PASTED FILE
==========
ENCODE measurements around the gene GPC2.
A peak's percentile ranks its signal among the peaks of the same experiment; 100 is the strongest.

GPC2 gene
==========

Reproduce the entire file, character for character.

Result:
ENCODE measurements around the gene GPC2.
A peak's percentile ranks its signal among the peaks of the same experiment; 100 is the strongest.

GPC2 gene